Interview with Crystal Visions Tarot Creator

01/26/2011

Crystal Visions Tarot – Interview with Jennifer Galasso

JenJanet: Hello Jen! Thank you for taking time out to share the good news with the Tarot Gals readers and answer a few questions about your deck! 

Jennifer: Hello Janet! Thank you for taking the time to interview me about the deck!  

Janet: First, let's begin with your big announcement: you've signed a contract with U.S. Games Systems, Inc. to publish your Crystal Visions Tarot. How wonderful! So how do you feel?! Are you heading to Disneyworld? ;o) What is the timeline–any ideas when we'll be able to get our hands on your deck? 

Jennifer: I am SO excited about signing on with U.S. Games Systems, Inc. I can’t even describe the feeling! It is sort of like being at Disneyland! 😀 Those I’ve dealt with to this point have been so wonderful and supportive. With the experience I’ve had so far, and with the company’s stellar reputation, I’m confident they’ll do a great job with the production, marketing and distribution of the deck.  As far as the release date, that is sort of dependant upon me, and finishing up the last of the cards. I hope to have the deck completed by the end of February, 2011, and then I should have more of a production timeline.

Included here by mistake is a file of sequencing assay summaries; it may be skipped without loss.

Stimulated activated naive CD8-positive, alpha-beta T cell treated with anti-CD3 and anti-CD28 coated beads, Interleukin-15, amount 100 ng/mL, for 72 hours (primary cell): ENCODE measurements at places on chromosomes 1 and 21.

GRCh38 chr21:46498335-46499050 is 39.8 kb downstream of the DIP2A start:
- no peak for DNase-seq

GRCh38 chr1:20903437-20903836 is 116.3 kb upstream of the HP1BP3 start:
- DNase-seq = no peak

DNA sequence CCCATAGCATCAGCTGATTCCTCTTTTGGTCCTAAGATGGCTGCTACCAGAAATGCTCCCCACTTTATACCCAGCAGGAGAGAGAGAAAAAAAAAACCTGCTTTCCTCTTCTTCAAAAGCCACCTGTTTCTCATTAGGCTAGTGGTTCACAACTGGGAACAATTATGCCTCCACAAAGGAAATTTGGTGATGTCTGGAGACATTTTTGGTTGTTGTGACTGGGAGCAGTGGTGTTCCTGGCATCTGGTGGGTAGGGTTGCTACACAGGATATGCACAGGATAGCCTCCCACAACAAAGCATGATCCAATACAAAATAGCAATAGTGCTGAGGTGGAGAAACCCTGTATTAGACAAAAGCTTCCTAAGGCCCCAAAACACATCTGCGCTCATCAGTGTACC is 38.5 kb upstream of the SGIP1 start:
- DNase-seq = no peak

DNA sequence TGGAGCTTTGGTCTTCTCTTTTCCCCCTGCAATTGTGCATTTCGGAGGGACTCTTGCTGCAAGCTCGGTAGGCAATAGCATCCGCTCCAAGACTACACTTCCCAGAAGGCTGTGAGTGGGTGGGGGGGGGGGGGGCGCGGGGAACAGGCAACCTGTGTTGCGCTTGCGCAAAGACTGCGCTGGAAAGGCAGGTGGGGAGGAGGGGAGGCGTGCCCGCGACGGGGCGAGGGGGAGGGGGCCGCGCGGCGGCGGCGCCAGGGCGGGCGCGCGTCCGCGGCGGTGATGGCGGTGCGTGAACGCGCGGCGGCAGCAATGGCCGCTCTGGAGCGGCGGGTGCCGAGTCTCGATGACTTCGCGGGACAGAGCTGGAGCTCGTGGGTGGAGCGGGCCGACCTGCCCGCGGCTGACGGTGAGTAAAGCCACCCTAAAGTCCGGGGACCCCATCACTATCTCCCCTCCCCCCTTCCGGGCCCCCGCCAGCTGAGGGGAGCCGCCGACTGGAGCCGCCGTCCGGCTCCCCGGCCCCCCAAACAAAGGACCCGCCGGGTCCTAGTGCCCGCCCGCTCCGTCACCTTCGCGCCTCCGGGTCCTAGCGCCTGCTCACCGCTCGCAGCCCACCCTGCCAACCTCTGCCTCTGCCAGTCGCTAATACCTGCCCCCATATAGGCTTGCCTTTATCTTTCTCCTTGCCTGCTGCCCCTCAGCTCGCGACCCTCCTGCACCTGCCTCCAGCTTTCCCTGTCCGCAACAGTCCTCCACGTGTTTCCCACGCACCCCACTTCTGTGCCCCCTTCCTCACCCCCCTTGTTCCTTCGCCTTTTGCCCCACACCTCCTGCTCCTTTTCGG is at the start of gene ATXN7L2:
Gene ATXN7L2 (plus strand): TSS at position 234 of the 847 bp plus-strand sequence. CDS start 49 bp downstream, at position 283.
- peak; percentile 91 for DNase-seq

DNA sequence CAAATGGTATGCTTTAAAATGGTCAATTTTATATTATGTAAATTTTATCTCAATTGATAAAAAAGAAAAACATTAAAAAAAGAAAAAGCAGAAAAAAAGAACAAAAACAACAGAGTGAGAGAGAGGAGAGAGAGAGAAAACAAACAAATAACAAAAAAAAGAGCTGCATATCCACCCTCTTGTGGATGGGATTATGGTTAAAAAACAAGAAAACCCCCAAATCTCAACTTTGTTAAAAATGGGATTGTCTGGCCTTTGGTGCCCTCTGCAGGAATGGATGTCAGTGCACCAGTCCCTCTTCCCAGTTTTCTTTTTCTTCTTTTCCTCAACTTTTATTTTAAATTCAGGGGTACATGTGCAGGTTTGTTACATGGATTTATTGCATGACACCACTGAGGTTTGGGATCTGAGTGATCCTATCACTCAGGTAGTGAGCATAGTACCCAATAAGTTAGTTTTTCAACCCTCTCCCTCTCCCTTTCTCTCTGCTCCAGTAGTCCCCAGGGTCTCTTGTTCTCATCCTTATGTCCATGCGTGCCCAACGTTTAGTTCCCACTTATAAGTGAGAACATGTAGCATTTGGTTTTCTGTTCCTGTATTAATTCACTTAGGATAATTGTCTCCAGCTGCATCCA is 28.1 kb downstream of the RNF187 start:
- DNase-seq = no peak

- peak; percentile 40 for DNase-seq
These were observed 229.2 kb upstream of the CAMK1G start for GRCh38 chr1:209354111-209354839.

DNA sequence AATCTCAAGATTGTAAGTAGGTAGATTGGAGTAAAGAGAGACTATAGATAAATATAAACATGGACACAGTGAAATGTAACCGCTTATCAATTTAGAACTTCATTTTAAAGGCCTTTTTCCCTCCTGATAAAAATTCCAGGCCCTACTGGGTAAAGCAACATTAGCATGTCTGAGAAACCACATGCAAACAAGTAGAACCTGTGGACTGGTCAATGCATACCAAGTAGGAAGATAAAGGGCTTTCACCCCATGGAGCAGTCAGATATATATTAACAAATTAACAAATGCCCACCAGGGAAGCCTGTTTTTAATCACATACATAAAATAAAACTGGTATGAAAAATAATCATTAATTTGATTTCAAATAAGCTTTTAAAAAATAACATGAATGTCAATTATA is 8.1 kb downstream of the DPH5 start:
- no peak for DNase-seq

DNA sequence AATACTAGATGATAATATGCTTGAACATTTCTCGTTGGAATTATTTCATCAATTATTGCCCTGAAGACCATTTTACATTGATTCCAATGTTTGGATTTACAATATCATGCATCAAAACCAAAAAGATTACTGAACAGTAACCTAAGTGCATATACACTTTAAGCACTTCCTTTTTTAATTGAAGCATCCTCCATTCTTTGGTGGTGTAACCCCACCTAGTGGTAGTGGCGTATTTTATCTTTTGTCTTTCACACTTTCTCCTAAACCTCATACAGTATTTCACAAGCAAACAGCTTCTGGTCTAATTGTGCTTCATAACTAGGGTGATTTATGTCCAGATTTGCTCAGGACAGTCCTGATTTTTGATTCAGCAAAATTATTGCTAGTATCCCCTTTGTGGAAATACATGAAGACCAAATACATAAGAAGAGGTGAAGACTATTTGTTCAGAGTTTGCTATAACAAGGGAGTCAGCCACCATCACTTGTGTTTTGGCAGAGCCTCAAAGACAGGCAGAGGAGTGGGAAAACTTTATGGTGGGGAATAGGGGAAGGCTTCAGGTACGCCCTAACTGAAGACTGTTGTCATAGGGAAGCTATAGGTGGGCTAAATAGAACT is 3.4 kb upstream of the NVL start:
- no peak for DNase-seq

CV EmperorJanet: Now, let's talk about the name: Crystal Visions Tarot. Why that particular title for your first deck? 

Jennifer: Well, as a few people have already guessed, the name was inspired by lyrics from Stevie Nicks, as well as her box set that came out right around the time I was planning the deck. I fell in love with her music in my early teens, and I attribute my growing interest in the spiritual realm to her haunting voice, ethereal nature and poetic lyrics. I also love crystal balls, and knew I’d be incorporating many into the artwork, and although Tarot and scrying are different forms of divination, “Crystal Visions” is sort of a double entendre in that it can also mean clear visions, which I thought was very appropriate to the Tarot.  

Janet: On your website, I read this with interest:  Originally, she thought she would try and let the ideas flow, painting each image as they came to her. It was a nice thought, but not very practical for such a big project. She decided to change her course of action, and tackle the project from a decisive point of view.   When did you realize you were "over your head", as it were, and merely allowing inspiration to take over your paintbrush wouldn't be enough to complete this project?